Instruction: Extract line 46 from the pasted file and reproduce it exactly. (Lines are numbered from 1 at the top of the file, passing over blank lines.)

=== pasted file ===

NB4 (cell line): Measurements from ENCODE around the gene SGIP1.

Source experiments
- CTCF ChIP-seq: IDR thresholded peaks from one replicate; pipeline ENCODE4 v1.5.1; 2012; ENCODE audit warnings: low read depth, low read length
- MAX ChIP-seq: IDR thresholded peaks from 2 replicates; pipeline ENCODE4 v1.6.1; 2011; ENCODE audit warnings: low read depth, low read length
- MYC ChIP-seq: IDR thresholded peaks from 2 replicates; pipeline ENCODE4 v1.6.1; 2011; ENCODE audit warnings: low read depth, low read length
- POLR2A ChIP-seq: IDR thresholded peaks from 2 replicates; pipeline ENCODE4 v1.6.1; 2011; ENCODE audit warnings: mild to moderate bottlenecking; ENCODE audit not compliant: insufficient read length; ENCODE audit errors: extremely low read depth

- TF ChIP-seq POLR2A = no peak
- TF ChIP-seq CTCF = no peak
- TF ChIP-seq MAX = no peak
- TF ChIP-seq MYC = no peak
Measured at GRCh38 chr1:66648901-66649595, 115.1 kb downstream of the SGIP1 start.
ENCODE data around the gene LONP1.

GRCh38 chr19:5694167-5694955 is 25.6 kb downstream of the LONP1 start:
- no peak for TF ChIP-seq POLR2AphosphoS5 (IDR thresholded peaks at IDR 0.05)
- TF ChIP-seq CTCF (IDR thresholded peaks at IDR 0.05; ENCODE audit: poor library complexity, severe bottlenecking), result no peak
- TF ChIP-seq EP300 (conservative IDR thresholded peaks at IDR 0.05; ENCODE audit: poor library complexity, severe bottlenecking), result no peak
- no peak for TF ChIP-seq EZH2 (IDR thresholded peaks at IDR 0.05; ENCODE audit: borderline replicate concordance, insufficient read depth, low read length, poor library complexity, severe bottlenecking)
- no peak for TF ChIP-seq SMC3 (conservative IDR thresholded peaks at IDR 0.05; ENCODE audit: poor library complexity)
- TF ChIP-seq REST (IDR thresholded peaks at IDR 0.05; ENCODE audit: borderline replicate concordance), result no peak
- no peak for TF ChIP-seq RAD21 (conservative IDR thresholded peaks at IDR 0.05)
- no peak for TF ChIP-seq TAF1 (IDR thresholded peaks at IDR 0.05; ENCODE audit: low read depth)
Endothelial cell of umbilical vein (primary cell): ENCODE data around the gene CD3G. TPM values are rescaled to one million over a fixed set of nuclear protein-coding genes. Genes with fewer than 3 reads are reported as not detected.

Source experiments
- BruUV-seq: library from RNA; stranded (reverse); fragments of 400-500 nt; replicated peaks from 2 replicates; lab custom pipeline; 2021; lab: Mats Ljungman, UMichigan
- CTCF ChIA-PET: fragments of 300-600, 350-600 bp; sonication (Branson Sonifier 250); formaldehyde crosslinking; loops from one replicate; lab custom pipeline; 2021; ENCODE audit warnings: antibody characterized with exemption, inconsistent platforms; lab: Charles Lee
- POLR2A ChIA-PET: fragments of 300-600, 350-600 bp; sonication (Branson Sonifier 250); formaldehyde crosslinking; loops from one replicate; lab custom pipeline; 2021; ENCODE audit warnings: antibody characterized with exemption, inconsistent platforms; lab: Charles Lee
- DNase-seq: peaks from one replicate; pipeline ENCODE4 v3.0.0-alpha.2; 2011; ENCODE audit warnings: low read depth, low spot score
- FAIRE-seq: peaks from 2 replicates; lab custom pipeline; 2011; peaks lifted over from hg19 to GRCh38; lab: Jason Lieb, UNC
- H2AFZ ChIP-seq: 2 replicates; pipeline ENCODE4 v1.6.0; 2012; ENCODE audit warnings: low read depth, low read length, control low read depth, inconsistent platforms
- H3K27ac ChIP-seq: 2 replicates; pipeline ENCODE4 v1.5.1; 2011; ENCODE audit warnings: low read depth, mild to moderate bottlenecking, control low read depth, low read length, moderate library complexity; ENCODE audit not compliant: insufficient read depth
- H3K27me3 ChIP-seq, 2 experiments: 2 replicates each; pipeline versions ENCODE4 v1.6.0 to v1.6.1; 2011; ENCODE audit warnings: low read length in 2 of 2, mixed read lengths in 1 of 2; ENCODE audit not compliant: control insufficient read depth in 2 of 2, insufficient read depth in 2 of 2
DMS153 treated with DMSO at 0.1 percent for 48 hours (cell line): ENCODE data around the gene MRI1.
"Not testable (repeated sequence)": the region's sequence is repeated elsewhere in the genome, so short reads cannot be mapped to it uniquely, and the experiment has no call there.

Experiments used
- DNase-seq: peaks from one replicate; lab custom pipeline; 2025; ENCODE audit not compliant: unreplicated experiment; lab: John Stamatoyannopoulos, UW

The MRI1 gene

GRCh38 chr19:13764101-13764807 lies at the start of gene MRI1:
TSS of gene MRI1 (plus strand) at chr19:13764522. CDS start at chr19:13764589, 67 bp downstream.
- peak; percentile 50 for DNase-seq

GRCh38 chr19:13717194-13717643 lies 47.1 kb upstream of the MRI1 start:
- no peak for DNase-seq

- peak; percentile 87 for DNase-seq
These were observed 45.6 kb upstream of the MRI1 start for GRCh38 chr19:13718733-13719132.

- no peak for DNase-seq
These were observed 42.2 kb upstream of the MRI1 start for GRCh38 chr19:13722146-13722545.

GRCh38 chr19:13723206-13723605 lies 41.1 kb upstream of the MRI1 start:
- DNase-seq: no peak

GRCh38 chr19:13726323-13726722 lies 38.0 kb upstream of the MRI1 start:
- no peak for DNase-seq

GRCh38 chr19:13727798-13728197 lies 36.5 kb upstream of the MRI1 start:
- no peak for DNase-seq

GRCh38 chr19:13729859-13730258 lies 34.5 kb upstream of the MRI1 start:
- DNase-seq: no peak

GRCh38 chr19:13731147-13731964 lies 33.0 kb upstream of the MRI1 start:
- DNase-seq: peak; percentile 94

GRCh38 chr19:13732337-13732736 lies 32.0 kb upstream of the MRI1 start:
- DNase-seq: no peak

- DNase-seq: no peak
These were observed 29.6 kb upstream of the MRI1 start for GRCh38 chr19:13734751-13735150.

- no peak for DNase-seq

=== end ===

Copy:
GRCh38 chr19:13723206-13723605 lies 41.1 kb upstream of the MRI1 start: